Toshiba bags contract for 147 MW project in Japan

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Japanese electronics giant Toshiba has bagged its largest engineering, procurement and construction (EPC) service order to date.

The global brand has won the contract for the 147 MW Okinoube Solar Power Plant owned by PurpleSol G.K., an affiliate of solar power provider Thai Solar Energy Public Company Limited.

Toshiba’s energy systems & solution (ESS) division will build the project on a former golf course in Japan’s northeast, near the city of Osaki in Miyagi prefecture. The EPC provider did not state when work was due to start but said the plant should be operating by December 2022.

The electronics conglomerate said it had tweaked the power density available from the 156ha site by taking measures such as reducing the gap between module frames and installing panels at a steeper angle than usual to squeeze more onto the site. Toshiba said it will install 362,960 modules.

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“We have rich experience of designing and construction of large scale power generation facilities,” said Koji Saito, senior VP of the grid aggregation division of Toshiba ESS. “Based on this track record, I am confident that our technological and workmanship capabilities will make a big contribution to the construction of this plant.”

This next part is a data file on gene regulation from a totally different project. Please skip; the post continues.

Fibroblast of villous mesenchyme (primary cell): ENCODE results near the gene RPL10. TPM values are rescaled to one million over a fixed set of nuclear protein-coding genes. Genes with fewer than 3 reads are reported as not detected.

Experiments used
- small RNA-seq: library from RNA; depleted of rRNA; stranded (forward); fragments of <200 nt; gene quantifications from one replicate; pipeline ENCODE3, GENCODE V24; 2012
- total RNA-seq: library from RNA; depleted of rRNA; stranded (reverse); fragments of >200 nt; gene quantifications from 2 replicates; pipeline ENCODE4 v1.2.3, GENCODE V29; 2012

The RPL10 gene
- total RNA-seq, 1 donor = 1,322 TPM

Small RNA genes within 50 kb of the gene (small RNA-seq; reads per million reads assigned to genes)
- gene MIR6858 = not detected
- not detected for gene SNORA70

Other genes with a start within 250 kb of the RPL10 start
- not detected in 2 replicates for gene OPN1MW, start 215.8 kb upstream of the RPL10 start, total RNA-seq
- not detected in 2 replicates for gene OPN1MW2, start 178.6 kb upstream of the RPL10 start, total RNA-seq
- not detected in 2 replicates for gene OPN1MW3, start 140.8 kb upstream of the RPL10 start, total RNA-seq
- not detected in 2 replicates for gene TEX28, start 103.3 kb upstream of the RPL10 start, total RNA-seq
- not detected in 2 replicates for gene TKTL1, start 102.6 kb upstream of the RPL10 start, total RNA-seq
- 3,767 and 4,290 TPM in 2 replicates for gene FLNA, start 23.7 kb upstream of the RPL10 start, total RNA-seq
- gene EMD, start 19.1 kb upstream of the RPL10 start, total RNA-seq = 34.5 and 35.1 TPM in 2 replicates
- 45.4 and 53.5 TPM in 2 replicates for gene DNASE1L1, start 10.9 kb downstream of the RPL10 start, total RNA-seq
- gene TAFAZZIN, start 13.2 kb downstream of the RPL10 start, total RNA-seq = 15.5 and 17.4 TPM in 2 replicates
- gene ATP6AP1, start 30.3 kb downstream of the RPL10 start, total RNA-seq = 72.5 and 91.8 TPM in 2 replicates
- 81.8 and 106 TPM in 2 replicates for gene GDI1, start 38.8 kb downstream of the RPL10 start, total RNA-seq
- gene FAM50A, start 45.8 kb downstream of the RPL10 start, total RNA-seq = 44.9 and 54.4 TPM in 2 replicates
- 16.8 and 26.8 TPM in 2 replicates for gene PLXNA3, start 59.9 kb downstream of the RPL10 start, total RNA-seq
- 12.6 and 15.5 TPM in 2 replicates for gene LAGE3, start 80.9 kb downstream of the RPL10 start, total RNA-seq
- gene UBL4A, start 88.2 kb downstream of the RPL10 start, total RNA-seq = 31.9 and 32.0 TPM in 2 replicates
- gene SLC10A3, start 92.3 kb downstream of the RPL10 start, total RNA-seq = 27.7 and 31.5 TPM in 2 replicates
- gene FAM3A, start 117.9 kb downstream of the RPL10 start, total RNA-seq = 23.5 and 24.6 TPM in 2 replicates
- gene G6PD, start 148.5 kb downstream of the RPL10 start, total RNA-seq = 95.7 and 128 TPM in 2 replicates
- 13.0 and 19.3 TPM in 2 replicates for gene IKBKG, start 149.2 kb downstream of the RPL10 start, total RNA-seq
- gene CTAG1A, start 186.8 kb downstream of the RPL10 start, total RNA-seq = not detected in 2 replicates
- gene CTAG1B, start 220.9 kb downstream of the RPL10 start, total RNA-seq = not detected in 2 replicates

Thai Solar Energy is a significant stakeholder in its domestic solar market and has operated in the Japanese utility scale market since 2014. The Bangkok-based solar company has invested ¥35.5 billion ($331 million) in the Okinoube project.

Japan’s utility scale market has slowed against a backdrop of pending regulatory changes and tighter procurement rules, including the introduction of tenders with undisclosed solar power ceiling prices for large projects. The last tender allocated only 39.8 MW of new solar of an intended 416 MW, with 27 project bids approved.

Payment terms are also due to switch from feed-in tariffs to premiums, which top up the wholesale electricity price. That change is yet to be fleshed out by the government ahead of a parliamentary vote although legislators hope to enact the new regime by April 22.